THE wrong solenoid valve and lack of equipment to detect operating faults have been blamed for flames emerging onto the deck of the liquified hydrogen tanker Suiso Frontier while docked at Hastings.
The flames did not lead to an explosion or fire, but the event is identified as being a serious incident, in a report released by the Australian Transport Safety Bureau (ATSB) more than one year later.
The 116 metre long Suiso Frontier was on its maiden voyage when it arrived at the Port of Hastings on 20 January 2022 already partly loaded with liquified hydrogen.
The voyage was being made to test the ship’s cargo and monitoring systems, which included loading liquid hydrogen produced from brown coal in the Latrobe Valley.
Environment groups say the use of “dirty brown coal in hydrogen production must be scrapped, due to threats from marine pests, dredging and environmentally, economically unsound carbon sequestration, or CCS” (“Cheers and jeers greet hydrogen ship” The News 1/5/22).
Burning off “boil-off gas” is standard procedure and had been conducted without incident during the voyage from Kobe in Japan to Western Port.
However, when a boil-off was made while the Suiso Frontier was at Hastings, a one metre high yellow flame was spotted coming from a gas combustion unit vent by a sailor conducting a routine safety check of the deck.
The ATSB report stated that as the flame rose up from the vent, it probably reacted with sodium chloride – salt from the environment at sea – ingrained on the inner flue surfaces resulting in the yellow flame.
The report released by ATSB earlier this month, said it made a “limited-scope investigation” into the incident to “allow for greater industry awareness of findings that affect safety and potential learning opportunities”. The ATSB originally said it expected its report to be completed sometime after June 2022.
Its findings confirm that the solenoid was incompatible with the ship’s electricity supply and had burnt out.
The failure of the solenoid caused a damper to close, cutting off the gas combustion unit’s air supply for combustion, cooling and dilution.
The report noted that hydrogen gas “has a wide flammability range of between 4‑75% concentration in air” and was easily ignited, by flames, sparks, static electricity and hot surfaces.
“While pure hydrogen burns with a barely visible flame, it reacts with impurities such as dust or sodium resulting in a yellow flame.” It stated that the Suiso Frontier had “robust fire prevention controls” to eliminate potential ignition sources on its decks.
“The ship was also fitted with gas detectors throughout, and the crew carried portable gas detectors and wore anti-electrostatic boiler suits and boots on deck.”
A subsequent investigation by the gas unit’s German manufacturer had found that “specifications it had issued for the vent damper actuator solenoid valves were incorrect”, resulting in the current required by the solenoid valves being incompatible with the 230volt alternating current (AC) supply from the [unit’s] control system”.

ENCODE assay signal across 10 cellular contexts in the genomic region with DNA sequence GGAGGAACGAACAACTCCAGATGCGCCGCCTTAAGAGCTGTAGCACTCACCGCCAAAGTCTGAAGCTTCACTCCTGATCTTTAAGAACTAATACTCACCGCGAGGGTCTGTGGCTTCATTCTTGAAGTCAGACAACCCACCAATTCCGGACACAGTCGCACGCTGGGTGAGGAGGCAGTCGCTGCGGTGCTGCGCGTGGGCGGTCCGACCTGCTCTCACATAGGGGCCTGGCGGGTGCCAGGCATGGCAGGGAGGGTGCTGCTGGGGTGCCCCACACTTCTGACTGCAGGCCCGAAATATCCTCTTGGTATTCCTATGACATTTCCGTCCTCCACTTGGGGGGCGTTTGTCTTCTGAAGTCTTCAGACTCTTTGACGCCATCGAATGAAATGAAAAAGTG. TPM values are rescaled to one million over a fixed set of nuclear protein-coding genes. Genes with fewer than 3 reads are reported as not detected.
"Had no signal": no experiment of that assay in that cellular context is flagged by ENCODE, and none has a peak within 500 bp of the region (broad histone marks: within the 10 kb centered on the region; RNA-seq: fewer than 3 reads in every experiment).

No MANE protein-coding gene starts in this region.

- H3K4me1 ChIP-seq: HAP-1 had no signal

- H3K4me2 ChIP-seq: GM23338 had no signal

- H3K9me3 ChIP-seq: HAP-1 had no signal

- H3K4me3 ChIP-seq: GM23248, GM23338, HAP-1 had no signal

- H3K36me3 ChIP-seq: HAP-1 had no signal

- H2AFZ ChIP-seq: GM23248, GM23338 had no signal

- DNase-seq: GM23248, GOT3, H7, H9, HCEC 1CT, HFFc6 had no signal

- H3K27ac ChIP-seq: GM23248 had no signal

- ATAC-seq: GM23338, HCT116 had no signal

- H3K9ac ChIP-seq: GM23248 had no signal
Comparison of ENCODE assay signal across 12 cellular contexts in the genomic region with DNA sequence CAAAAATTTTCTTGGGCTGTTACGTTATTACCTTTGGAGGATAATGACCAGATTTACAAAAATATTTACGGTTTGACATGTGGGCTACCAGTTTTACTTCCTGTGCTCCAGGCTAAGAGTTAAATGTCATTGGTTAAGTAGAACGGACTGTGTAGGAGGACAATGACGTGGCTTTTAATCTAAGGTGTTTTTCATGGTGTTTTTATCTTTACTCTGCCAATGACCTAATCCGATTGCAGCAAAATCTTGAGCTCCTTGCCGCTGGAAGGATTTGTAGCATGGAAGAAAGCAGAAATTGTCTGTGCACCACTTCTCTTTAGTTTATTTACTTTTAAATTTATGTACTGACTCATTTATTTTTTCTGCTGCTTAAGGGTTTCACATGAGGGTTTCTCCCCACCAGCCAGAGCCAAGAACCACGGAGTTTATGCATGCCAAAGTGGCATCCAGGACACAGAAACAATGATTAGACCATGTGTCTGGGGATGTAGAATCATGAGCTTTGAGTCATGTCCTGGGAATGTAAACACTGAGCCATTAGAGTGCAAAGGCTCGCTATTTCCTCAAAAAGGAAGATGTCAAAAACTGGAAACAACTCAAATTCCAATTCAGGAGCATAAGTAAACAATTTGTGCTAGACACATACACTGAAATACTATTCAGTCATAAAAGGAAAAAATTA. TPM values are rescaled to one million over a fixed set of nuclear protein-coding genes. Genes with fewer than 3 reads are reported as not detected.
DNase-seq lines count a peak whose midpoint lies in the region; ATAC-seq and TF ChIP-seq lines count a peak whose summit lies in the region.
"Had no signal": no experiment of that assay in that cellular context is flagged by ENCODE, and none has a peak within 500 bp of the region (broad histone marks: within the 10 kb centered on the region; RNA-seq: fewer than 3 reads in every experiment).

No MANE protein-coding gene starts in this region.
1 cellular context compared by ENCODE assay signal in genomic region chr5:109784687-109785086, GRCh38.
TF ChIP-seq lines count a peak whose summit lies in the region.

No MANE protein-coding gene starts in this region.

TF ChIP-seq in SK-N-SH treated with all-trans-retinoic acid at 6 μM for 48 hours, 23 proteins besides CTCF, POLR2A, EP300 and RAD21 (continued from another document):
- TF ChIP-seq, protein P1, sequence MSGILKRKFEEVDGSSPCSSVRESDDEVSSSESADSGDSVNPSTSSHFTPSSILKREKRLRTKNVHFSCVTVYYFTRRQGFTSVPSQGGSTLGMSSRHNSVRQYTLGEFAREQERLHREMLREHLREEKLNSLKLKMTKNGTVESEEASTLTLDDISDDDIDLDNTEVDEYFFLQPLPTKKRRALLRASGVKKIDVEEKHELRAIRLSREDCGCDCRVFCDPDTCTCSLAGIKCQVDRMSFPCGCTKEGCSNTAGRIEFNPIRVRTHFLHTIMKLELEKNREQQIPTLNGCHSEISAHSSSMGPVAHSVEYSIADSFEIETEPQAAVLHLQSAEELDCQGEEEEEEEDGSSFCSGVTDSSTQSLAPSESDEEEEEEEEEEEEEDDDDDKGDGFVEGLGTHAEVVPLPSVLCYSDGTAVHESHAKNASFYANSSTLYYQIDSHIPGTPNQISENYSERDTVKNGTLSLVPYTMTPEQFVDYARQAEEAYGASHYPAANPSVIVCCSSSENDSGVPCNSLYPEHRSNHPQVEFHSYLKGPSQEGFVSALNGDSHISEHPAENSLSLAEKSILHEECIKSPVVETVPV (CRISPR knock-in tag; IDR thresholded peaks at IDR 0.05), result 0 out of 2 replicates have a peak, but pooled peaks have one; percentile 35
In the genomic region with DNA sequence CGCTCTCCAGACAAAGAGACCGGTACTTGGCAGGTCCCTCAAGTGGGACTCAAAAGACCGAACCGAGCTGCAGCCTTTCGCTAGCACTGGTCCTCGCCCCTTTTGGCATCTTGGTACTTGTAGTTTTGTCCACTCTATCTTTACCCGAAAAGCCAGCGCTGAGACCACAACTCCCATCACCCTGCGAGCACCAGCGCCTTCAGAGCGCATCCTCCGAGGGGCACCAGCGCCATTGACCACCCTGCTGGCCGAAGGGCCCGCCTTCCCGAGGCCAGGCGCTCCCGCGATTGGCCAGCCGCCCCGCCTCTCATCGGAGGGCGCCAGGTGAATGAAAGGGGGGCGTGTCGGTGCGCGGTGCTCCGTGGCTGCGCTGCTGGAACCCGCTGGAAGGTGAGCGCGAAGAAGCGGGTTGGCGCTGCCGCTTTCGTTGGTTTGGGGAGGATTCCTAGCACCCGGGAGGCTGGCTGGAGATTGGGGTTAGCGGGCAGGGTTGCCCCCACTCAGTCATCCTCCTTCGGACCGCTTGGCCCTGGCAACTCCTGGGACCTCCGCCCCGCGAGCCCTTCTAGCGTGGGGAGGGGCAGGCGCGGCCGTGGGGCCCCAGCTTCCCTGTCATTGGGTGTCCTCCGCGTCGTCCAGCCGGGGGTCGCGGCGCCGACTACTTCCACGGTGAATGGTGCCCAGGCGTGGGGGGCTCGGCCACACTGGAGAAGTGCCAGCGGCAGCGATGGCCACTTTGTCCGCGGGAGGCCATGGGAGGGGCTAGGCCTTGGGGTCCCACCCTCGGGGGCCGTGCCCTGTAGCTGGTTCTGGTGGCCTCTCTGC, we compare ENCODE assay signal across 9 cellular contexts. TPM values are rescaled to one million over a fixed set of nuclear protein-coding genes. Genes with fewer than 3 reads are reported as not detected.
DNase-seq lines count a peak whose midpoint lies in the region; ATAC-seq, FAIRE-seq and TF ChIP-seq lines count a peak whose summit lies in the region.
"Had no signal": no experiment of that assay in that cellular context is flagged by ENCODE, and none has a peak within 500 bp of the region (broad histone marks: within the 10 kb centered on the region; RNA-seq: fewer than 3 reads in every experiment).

Due to limited space aboard the Suiso Frontier, its gas units were fitted with two fans rather than the four “commonly fitted” on liquified natural gas tankers.
The mismatched power specifications between solenoid valves and the control system had led to the valve being subjected to “damaging vibrations and high temperatures”.
“After a relatively short 400-hour service life, one of the solenoids eventually failed at the time of the incident, most probably due to overheating and material fatigue, leading to a short circuit or functional fault,” the ATSB report stated.
In October 2022 the gas unit’s manufacturer told the ATSB that it had now installed limit switches to the gas combustion unit’s air fan discharge dampers “as agreed with the Suiso Frontier’s manager, Shell International Trading and Shipping Company”.
“The limit switches are designed to monitor the position of the dampers and the system’s control logic has been programmed to automatically stop the [gas unit] if an ‘open’ signal from the dampers is not detected. The modifications were confirmed to be functioning as designed and approved by the ship’s classification society.”
Julia Stockigt, of Save Westernport, said the group had “always been concerned about the hydrogen liquification plant” at Hastings.
“Since Planning Minister Richard Wynne called the project ‘an essential project for Victoria’ in 2019, it has enabled the facility to avoid the scrutiny of an environment effects statement to assess its safety and other impacts,” Stockigt said (“Fire aboard hydrogen ship” The News 4/4/22).
“It’s worth noting that the experimental hydrogen facility hosted by BlueScope is one of a number of major hazard facilities in the vicinity of Long Island Point … and this area in Bayview Road is within close range of the residential areas of Hastings.
“It also concerns us that the safety breach onboard Suiso Frontier appears not to have been reported to the public at the time.”